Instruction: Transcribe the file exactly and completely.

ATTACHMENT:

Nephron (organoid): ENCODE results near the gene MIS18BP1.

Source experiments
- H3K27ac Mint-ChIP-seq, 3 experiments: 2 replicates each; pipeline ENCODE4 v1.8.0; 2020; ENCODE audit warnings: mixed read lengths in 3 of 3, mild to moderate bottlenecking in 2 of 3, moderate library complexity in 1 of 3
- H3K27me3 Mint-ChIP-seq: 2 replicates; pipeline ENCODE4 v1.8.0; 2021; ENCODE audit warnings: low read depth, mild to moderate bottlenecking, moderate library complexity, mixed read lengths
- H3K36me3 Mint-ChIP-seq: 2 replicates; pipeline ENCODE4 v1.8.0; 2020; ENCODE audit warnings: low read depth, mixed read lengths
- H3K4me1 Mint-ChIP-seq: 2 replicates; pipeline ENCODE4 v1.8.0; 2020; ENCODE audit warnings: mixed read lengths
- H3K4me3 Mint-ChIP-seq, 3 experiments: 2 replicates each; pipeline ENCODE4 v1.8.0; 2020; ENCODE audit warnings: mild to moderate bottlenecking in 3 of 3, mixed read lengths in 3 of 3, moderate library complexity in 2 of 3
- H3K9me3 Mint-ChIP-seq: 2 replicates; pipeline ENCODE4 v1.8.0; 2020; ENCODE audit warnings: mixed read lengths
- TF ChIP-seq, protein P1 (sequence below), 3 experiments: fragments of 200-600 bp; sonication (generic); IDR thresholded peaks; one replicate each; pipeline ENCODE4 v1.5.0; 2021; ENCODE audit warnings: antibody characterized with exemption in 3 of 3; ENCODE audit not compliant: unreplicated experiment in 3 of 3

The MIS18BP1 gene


Nephron (organoid): ENCODE results near the gene MIS18BP1.

Source experiments
- H3K27ac Mint-ChIP-seq, 3 experiments: 2 replicates each; pipeline ENCODE4 v1.8.0; 2020; ENCODE audit warnings: mixed read lengths in 3 of 3, mild to moderate bottlenecking in 2 of 3, moderate library complexity in 1 of 3
- H3K27me3 Mint-ChIP-seq: 2 replicates; pipeline ENCODE4 v1.8.0; 2021; ENCODE audit warnings: low read depth, mild to moderate bottlenecking, moderate library complexity, mixed read lengths
- H3K36me3 Mint-ChIP-seq: 2 replicates; pipeline ENCODE4 v1.8.0; 2020; ENCODE audit warnings: low read depth, mixed read lengths
- H3K4me1 Mint-ChIP-seq: 2 replicates; pipeline ENCODE4 v1.8.0; 2020; ENCODE audit warnings: mixed read lengths
- H3K4me3 Mint-ChIP-seq, 3 experiments: 2 replicates each; pipeline ENCODE4 v1.8.0; 2020; ENCODE audit warnings: mild to moderate bottlenecking in 3 of 3, mixed read lengths in 3 of 3, moderate library complexity in 2 of 3
- H3K9me3 Mint-ChIP-seq: 2 replicates; pipeline ENCODE4 v1.8.0; 2020; ENCODE audit warnings: mixed read lengths
- TF ChIP-seq, protein P1 (sequence below), 3 experiments: fragments of 200-600 bp; sonication (generic); IDR thresholded peaks; one replicate each; pipeline ENCODE4 v1.5.0; 2021; ENCODE audit warnings: antibody characterized with exemption in 3 of 3; ENCODE audit not compliant: unreplicated experiment in 3 of 3

The MIS18BP1 gene